Translational Kinetic Energy
Translational kinetic energy, abbreviated as \(KE_t\), is the energy associated with the linear motion of an object. It's the energy an object possesses due to its motion through space without rotation. Translational kinetic energy is a fundamental concept in physics and is a key component of the total kinetic energy of an object. Translational kinetic energy depends on both the mass and the square of the velocity of the object. This means that faster moving objects and heavier objects have higher translational kinetic energies.
When an object accelerates due to an applied force, its translational kinetic energy increases. When an object decelerates or comes to a stop, its translational kinetic energy decreases, and this energy can be transferred to other forms, such as potential energy or other objects in the system.
Translational kinetic energy is observed in vaious scenarios
- Motion of Vehicles - The kinetic energy of moving vehicles is an important consideration for safety and energy calculations.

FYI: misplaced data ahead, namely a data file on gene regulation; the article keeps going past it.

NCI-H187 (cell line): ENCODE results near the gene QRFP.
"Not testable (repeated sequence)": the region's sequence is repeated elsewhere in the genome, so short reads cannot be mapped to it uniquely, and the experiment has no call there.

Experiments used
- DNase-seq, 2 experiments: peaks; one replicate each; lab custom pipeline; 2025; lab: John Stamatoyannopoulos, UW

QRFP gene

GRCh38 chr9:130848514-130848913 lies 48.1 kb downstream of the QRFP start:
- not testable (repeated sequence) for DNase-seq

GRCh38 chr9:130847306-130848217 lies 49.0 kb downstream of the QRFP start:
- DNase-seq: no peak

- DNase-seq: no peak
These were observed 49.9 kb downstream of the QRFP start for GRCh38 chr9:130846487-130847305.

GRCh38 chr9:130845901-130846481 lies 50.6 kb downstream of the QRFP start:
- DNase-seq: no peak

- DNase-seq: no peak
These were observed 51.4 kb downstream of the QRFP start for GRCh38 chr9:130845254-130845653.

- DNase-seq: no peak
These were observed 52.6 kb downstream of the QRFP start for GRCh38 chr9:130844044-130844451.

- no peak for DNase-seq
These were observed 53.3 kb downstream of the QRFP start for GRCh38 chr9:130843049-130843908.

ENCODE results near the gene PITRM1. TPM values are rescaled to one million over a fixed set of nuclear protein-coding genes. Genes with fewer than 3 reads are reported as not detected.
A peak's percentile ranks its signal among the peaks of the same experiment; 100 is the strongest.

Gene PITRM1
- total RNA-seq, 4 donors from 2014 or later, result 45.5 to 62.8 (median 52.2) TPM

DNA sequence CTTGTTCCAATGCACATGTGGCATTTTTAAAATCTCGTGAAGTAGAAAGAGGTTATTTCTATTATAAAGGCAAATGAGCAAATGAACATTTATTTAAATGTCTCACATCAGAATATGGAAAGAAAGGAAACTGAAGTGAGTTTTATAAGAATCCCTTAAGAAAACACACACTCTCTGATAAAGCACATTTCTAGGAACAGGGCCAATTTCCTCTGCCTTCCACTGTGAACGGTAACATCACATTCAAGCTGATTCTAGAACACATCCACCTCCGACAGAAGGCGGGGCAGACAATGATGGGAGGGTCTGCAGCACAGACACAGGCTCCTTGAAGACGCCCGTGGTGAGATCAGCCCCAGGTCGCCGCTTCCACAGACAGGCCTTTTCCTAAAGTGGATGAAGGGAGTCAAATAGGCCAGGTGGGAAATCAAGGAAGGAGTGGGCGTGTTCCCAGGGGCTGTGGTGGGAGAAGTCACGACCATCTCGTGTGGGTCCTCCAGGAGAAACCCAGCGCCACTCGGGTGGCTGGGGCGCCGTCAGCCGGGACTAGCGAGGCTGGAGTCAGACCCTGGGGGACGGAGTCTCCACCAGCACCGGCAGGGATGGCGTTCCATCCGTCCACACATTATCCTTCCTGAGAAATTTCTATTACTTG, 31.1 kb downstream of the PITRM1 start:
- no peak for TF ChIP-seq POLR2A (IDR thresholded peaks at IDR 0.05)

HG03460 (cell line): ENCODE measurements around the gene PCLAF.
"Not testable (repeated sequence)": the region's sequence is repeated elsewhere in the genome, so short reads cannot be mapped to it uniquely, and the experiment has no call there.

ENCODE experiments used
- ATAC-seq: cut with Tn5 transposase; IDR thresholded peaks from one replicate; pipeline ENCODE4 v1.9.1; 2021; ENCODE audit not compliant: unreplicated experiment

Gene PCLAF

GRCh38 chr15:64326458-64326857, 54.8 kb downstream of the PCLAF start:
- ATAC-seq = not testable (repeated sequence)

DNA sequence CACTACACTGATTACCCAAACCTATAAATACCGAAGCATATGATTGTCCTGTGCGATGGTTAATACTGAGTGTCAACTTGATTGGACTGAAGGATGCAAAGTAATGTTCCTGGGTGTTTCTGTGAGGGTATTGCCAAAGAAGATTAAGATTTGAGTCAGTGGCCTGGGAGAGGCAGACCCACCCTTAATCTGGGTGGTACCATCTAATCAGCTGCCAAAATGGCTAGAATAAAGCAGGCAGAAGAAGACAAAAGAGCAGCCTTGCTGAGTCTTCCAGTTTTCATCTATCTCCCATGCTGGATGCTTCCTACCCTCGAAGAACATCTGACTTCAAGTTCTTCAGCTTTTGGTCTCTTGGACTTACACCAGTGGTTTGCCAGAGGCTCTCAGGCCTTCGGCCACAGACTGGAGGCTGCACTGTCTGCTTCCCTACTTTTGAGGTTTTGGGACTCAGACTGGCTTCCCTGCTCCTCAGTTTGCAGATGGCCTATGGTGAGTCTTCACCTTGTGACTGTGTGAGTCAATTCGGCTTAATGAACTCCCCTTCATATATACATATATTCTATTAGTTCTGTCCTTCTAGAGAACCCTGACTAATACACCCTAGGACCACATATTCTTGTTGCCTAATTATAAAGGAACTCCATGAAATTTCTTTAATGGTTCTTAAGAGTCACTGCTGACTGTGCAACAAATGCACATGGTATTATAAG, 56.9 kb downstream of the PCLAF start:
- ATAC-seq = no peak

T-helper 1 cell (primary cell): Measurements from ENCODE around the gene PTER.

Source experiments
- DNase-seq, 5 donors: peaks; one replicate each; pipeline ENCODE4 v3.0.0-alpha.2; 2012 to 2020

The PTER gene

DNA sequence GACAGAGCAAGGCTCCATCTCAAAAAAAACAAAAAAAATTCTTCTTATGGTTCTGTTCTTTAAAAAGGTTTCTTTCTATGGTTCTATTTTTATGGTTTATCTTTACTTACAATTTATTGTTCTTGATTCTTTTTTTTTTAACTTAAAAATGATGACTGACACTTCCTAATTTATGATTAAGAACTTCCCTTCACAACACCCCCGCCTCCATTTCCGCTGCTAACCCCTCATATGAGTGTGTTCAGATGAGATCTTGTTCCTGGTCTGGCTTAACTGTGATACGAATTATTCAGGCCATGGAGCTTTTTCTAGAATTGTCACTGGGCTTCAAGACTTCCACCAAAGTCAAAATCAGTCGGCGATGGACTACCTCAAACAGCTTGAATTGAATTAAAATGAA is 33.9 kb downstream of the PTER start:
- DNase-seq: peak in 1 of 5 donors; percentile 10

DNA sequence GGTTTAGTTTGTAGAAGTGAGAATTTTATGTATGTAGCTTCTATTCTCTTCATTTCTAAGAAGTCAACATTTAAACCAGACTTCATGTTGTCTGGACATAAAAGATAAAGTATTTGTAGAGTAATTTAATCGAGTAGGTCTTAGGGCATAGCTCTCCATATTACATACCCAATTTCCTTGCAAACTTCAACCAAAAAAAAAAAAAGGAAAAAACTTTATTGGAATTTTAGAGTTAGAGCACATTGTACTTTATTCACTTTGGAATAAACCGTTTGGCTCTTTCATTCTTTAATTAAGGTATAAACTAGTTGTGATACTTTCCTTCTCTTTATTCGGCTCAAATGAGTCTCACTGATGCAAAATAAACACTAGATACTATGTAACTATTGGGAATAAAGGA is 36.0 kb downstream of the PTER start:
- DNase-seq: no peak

- Projectiles - Objects in free fall or projectiles in flight possess translational kinetic energy due to their motion.
- Sports - The kinetic energy of a ball in motion during sports activities contributes to the outcome of the game.
Translational Kinetic Energy formula |
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\( KE_t = \frac{1}{2}\; m \; v^2 \) (Translational Kinetic Energy) \( m = 2 \; KE_t \;/\; v^2 \) \( v = \sqrt{ 2 \; KE_t \;/\; m } \) |
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Symbol | English | Metric |
\( KE_r \) = translational kinetic energy | \( lbf-ft \) | \(J \) |
\( m \) = mass | \( lbm \) | \( kg \) |
\( v \) = velocity | \(ft\;/\;sec\) | \(m\;/\;s\) |
Tags: Energy Kinetic Energy